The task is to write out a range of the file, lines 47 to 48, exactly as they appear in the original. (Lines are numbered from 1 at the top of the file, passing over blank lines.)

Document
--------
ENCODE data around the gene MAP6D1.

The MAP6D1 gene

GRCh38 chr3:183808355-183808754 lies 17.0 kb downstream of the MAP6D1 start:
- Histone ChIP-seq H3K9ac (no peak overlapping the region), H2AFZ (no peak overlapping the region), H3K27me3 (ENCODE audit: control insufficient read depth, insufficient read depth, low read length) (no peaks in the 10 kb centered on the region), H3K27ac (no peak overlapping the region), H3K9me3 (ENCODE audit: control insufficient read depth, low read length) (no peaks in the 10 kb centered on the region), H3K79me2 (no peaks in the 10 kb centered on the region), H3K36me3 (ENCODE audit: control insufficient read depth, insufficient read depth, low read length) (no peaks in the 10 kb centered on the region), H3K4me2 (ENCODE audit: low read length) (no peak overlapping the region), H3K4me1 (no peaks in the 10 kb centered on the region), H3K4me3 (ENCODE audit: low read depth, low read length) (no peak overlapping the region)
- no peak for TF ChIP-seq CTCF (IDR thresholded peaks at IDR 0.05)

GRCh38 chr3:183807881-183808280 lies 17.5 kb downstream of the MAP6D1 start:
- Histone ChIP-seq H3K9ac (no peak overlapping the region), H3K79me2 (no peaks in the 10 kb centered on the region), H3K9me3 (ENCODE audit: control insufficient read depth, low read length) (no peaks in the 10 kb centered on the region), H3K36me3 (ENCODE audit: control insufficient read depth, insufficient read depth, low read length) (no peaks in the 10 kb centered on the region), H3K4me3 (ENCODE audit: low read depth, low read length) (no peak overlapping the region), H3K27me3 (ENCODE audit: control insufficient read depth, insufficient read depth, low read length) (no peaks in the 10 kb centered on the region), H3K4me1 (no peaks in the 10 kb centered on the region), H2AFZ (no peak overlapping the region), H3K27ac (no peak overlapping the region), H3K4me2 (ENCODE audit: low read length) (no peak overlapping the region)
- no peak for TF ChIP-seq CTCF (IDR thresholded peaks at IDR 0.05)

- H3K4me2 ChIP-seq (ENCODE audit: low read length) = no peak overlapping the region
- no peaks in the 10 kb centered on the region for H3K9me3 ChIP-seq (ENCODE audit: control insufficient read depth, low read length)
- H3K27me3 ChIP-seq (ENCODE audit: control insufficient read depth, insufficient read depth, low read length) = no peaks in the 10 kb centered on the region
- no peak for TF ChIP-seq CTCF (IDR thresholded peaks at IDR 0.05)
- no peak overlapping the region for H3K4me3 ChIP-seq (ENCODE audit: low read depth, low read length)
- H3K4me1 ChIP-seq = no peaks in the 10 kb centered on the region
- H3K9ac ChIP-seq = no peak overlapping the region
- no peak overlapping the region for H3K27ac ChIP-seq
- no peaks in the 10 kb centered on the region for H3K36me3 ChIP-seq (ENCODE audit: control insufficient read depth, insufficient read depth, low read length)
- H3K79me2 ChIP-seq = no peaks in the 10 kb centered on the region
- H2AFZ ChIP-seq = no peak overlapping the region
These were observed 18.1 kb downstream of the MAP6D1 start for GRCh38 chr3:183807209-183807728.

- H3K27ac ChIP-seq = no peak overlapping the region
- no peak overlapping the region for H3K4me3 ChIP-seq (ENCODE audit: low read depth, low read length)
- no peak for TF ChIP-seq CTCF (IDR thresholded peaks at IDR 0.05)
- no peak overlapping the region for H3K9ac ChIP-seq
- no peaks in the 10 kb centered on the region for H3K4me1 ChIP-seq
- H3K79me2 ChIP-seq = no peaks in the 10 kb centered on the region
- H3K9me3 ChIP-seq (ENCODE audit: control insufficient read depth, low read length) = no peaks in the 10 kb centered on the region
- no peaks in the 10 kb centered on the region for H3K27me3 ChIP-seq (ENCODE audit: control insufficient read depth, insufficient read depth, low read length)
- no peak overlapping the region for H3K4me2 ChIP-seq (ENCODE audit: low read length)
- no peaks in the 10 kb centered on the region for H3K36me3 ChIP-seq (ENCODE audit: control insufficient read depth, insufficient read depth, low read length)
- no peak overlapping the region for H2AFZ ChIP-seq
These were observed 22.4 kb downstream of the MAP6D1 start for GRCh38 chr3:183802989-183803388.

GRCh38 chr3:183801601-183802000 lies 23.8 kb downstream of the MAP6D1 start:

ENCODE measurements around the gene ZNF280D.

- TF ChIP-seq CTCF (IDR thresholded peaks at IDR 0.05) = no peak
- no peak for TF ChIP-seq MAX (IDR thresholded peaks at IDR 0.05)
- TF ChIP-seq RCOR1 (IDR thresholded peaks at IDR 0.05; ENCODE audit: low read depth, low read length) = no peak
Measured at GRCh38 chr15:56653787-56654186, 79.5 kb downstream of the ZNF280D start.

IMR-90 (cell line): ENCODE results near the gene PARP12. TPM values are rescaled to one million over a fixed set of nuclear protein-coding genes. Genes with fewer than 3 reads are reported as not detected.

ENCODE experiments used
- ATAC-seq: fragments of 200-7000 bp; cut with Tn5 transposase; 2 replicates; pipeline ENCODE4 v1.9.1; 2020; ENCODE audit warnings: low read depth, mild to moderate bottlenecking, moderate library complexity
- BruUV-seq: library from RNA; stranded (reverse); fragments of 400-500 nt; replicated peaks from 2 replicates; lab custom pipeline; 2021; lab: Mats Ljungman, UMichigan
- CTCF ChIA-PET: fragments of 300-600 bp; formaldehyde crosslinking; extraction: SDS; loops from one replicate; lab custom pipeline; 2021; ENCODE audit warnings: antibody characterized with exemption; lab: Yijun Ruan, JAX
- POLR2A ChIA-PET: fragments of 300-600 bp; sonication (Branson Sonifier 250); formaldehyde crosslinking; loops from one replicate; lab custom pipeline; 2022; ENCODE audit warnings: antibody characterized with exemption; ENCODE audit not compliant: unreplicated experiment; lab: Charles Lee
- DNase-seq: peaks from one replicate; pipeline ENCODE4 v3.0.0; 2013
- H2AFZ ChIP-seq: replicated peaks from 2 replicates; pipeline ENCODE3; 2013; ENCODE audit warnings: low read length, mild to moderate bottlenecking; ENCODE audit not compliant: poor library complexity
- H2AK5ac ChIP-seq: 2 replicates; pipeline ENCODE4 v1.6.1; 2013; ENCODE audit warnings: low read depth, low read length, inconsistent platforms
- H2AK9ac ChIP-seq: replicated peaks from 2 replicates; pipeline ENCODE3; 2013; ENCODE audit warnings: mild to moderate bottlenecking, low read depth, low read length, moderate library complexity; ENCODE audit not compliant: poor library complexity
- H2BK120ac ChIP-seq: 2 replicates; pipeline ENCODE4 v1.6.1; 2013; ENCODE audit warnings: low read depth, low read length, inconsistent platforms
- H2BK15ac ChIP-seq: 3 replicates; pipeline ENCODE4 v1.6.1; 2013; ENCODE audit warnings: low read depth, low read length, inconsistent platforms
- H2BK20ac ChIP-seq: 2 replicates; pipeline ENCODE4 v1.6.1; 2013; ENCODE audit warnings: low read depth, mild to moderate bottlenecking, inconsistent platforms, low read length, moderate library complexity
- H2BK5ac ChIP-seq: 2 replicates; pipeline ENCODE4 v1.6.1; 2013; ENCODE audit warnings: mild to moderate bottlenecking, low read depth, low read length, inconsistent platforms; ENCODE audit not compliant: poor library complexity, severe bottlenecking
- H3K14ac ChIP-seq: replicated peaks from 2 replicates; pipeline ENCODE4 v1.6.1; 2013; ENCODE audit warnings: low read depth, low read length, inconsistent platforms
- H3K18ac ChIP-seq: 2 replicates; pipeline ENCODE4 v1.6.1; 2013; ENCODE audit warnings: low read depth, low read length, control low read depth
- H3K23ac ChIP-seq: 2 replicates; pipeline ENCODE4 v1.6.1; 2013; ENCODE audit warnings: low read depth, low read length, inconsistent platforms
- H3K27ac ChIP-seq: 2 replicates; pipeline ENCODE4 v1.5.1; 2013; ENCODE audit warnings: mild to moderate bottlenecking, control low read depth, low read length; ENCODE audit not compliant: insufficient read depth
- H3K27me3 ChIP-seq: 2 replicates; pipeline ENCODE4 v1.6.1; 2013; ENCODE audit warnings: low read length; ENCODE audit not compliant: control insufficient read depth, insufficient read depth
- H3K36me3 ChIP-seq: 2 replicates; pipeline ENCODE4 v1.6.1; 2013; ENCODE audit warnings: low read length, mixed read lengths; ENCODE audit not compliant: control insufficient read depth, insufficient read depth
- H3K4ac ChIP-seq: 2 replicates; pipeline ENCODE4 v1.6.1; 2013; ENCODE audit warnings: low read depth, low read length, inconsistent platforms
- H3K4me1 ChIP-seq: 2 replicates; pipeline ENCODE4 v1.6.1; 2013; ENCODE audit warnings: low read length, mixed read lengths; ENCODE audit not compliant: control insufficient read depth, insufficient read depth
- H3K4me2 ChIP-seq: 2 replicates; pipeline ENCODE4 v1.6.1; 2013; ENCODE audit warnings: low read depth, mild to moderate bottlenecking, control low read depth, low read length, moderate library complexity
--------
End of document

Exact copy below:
- H2AK5ac ChIP-seq: 2 replicates; pipeline ENCODE4 v1.6.1; 2013; ENCODE audit warnings: low read depth, low read length, inconsistent platforms
- H2AK9ac ChIP-seq: replicated peaks from 2 replicates; pipeline ENCODE3; 2013; ENCODE audit warnings: mild to moderate bottlenecking, low read depth, low read length, moderate library complexity; ENCODE audit not compliant: poor library complexity